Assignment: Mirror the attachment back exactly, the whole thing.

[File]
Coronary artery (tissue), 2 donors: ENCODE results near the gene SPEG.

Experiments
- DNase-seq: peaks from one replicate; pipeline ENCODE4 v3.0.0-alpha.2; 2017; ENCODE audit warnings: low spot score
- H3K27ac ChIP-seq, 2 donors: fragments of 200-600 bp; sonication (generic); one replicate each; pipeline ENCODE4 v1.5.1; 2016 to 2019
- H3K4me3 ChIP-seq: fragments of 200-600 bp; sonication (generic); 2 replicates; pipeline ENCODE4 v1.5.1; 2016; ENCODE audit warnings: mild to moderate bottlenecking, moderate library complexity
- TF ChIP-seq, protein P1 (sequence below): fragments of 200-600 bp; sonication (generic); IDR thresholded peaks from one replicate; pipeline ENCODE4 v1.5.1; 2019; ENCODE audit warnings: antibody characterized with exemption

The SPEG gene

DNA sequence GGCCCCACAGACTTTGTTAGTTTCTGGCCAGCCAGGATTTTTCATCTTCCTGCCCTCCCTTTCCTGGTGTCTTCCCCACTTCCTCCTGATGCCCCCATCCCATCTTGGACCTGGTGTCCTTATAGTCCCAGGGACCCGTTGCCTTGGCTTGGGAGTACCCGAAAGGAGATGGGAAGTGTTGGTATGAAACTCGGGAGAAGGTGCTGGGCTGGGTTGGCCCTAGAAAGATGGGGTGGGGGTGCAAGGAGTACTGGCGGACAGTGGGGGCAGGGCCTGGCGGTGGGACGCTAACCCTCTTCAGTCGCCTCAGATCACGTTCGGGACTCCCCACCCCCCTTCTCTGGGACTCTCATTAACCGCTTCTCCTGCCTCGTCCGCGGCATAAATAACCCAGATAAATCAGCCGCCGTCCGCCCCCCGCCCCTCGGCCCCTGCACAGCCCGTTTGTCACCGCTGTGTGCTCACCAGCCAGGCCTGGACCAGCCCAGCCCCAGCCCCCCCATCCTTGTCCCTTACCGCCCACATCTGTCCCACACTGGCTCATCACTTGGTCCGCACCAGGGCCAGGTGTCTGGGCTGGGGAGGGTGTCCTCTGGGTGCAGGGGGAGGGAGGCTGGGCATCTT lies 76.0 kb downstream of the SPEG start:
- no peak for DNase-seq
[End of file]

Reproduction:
Coronary artery (tissue), 2 donors: ENCODE results near the gene SPEG.

Experiments
- DNase-seq: peaks from one replicate; pipeline ENCODE4 v3.0.0-alpha.2; 2017; ENCODE audit warnings: low spot score
- H3K27ac ChIP-seq, 2 donors: fragments of 200-600 bp; sonication (generic); one replicate each; pipeline ENCODE4 v1.5.1; 2016 to 2019
- H3K4me3 ChIP-seq: fragments of 200-600 bp; sonication (generic); 2 replicates; pipeline ENCODE4 v1.5.1; 2016; ENCODE audit warnings: mild to moderate bottlenecking, moderate library complexity
- TF ChIP-seq, protein P1 (sequence below): fragments of 200-600 bp; sonication (generic); IDR thresholded peaks from one replicate; pipeline ENCODE4 v1.5.1; 2019; ENCODE audit warnings: antibody characterized with exemption

The SPEG gene

DNA sequence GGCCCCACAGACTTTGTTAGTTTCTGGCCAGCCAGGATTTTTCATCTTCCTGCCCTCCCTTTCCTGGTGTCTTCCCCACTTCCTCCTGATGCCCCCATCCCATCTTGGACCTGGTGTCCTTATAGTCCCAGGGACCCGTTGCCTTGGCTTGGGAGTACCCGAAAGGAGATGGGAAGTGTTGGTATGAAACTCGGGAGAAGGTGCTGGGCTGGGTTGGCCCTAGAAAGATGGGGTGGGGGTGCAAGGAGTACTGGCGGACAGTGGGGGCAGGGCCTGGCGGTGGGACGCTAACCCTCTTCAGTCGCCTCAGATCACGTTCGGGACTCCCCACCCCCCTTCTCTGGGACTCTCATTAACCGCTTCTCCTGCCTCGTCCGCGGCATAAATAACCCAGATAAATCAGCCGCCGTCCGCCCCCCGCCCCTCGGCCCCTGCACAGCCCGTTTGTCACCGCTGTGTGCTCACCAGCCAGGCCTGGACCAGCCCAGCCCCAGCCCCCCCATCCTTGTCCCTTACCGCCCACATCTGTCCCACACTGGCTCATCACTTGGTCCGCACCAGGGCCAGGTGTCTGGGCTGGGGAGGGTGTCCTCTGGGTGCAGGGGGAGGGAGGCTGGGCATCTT lies 76.0 kb downstream of the SPEG start:
- no peak for DNase-seq